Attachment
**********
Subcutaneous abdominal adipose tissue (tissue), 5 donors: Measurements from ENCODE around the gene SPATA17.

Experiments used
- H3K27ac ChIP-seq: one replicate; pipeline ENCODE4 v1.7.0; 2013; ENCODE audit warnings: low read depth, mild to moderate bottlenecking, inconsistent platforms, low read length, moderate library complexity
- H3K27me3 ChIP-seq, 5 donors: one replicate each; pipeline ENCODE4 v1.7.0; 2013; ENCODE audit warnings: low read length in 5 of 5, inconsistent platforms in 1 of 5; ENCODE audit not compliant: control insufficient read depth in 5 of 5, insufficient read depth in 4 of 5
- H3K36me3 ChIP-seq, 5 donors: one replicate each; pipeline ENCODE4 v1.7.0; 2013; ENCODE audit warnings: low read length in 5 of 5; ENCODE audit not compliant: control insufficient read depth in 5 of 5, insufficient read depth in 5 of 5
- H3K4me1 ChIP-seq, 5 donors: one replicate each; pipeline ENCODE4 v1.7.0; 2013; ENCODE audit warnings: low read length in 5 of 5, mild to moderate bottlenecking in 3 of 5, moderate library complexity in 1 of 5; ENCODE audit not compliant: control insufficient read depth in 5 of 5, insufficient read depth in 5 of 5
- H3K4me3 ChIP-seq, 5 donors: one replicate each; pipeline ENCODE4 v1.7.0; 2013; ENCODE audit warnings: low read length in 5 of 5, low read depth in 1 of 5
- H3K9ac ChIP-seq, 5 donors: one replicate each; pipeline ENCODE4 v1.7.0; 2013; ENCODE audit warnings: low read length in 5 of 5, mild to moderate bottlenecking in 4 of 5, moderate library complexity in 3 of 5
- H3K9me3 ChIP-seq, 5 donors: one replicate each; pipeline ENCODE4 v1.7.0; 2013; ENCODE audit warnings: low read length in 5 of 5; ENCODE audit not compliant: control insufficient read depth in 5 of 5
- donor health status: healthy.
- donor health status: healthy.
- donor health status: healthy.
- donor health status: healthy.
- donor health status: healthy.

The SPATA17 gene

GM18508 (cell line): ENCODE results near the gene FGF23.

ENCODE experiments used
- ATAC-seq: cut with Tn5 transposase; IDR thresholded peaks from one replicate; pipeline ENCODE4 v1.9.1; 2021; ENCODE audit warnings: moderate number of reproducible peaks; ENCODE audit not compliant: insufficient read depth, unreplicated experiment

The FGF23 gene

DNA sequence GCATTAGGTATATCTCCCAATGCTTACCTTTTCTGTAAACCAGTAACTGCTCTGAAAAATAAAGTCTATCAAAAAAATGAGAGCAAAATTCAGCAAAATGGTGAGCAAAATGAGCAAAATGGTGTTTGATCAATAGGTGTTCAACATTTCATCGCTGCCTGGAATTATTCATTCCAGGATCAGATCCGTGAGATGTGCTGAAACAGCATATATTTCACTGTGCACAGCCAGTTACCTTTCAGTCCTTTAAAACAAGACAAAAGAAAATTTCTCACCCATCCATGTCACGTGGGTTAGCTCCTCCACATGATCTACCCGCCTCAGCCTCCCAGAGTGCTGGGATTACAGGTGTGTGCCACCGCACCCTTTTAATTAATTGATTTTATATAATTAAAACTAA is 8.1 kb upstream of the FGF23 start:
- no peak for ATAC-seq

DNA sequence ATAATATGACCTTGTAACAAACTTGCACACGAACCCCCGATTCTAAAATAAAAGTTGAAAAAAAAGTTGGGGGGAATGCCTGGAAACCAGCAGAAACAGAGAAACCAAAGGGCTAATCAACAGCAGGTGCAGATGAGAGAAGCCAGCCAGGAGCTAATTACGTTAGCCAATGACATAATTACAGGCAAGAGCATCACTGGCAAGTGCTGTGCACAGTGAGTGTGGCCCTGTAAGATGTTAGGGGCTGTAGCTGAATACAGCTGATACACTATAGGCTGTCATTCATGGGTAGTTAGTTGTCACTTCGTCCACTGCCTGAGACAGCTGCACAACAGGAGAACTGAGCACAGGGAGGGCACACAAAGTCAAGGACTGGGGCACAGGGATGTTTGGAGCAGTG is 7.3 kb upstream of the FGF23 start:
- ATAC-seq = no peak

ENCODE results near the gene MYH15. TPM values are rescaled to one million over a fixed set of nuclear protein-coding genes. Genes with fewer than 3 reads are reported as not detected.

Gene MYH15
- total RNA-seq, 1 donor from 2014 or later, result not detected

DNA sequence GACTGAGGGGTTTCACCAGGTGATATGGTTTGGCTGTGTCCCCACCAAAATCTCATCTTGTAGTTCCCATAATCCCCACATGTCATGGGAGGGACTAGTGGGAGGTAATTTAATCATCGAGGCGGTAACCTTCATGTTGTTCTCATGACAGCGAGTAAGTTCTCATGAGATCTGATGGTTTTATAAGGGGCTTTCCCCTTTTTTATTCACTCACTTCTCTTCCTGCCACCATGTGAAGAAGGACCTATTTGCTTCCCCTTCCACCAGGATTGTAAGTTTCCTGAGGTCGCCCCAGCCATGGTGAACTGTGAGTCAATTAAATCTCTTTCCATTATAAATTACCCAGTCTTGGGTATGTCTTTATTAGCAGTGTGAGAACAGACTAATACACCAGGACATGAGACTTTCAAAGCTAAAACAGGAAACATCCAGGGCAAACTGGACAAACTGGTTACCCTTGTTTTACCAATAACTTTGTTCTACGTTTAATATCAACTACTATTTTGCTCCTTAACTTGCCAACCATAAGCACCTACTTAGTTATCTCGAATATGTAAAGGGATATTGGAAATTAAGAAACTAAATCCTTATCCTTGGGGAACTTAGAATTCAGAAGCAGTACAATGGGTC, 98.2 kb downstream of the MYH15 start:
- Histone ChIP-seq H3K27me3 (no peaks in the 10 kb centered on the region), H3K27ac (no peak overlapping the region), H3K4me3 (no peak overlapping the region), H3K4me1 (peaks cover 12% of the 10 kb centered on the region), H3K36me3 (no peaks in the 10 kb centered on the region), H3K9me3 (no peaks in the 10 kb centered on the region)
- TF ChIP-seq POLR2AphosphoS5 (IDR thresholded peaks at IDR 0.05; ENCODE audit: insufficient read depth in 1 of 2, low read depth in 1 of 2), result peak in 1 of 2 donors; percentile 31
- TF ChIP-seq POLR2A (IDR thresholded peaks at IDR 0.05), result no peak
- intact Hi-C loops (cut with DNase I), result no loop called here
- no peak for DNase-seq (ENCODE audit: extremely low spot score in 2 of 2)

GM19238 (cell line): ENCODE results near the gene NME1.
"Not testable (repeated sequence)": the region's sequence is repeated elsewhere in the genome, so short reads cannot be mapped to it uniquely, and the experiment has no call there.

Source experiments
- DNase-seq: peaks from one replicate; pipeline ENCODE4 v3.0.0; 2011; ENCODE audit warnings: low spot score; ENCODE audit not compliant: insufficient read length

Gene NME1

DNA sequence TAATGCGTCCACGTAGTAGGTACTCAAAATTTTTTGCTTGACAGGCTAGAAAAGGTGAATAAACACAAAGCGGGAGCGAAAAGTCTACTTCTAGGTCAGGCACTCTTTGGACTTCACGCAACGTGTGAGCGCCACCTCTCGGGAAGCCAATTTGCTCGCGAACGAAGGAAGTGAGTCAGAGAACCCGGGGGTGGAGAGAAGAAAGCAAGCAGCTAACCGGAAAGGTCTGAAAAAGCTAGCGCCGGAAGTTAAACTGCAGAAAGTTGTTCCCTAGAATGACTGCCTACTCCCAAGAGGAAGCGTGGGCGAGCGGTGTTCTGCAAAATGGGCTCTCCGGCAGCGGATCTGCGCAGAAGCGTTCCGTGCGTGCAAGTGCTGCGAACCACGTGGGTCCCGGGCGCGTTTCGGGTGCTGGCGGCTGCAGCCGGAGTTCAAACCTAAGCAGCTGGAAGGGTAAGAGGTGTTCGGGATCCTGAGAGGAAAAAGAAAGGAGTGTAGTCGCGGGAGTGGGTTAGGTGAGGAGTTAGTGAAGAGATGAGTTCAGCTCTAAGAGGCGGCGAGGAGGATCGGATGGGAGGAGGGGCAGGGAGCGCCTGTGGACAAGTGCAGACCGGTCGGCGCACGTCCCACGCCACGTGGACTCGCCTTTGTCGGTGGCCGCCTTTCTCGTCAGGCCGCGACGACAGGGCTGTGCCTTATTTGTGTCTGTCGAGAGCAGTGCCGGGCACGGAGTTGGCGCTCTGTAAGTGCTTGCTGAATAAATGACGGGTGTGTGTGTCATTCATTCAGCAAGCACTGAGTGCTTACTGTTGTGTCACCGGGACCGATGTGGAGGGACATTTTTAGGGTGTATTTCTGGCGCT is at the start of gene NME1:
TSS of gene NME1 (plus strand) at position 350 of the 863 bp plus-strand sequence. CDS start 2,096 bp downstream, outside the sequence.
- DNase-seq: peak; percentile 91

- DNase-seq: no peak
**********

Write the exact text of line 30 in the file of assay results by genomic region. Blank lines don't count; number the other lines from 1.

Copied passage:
- TF ChIP-seq POLR2A (IDR thresholded peaks at IDR 0.05), result no peak